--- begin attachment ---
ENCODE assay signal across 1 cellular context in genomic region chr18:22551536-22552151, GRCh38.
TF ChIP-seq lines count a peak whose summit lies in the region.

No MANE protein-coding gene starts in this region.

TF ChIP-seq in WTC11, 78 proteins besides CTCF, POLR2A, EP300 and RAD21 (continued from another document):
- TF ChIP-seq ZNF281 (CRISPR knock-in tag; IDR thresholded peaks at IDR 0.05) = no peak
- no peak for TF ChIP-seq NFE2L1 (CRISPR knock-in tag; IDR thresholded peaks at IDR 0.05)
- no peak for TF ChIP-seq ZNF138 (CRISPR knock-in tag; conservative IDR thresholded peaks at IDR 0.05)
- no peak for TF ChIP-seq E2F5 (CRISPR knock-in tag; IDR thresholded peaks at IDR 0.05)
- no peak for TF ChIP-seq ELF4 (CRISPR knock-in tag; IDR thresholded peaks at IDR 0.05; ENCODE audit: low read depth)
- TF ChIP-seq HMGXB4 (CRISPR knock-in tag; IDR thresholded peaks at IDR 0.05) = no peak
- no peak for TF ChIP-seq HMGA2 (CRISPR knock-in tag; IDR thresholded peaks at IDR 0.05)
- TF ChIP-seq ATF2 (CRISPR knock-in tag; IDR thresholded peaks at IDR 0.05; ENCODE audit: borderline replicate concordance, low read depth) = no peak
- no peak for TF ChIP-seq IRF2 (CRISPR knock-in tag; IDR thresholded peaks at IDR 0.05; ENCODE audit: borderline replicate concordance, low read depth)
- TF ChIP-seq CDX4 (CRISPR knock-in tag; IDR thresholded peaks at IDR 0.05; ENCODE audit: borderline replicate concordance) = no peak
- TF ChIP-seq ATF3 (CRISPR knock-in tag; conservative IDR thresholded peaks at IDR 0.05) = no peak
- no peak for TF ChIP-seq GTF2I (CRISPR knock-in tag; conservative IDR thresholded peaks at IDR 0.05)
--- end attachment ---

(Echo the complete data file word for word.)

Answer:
ENCODE assay signal across 1 cellular context in genomic region chr18:22551536-22552151, GRCh38.
TF ChIP-seq lines count a peak whose summit lies in the region.

No MANE protein-coding gene starts in this region.

TF ChIP-seq in WTC11, 78 proteins besides CTCF, POLR2A, EP300 and RAD21 (continued from another document):
- TF ChIP-seq ZNF281 (CRISPR knock-in tag; IDR thresholded peaks at IDR 0.05) = no peak
- no peak for TF ChIP-seq NFE2L1 (CRISPR knock-in tag; IDR thresholded peaks at IDR 0.05)
- no peak for TF ChIP-seq ZNF138 (CRISPR knock-in tag; conservative IDR thresholded peaks at IDR 0.05)
- no peak for TF ChIP-seq E2F5 (CRISPR knock-in tag; IDR thresholded peaks at IDR 0.05)
- no peak for TF ChIP-seq ELF4 (CRISPR knock-in tag; IDR thresholded peaks at IDR 0.05; ENCODE audit: low read depth)
- TF ChIP-seq HMGXB4 (CRISPR knock-in tag; IDR thresholded peaks at IDR 0.05) = no peak
- no peak for TF ChIP-seq HMGA2 (CRISPR knock-in tag; IDR thresholded peaks at IDR 0.05)
- TF ChIP-seq ATF2 (CRISPR knock-in tag; IDR thresholded peaks at IDR 0.05; ENCODE audit: borderline replicate concordance, low read depth) = no peak
- no peak for TF ChIP-seq IRF2 (CRISPR knock-in tag; IDR thresholded peaks at IDR 0.05; ENCODE audit: borderline replicate concordance, low read depth)
- TF ChIP-seq CDX4 (CRISPR knock-in tag; IDR thresholded peaks at IDR 0.05; ENCODE audit: borderline replicate concordance) = no peak
- TF ChIP-seq ATF3 (CRISPR knock-in tag; conservative IDR thresholded peaks at IDR 0.05) = no peak
- no peak for TF ChIP-seq GTF2I (CRISPR knock-in tag; conservative IDR thresholded peaks at IDR 0.05)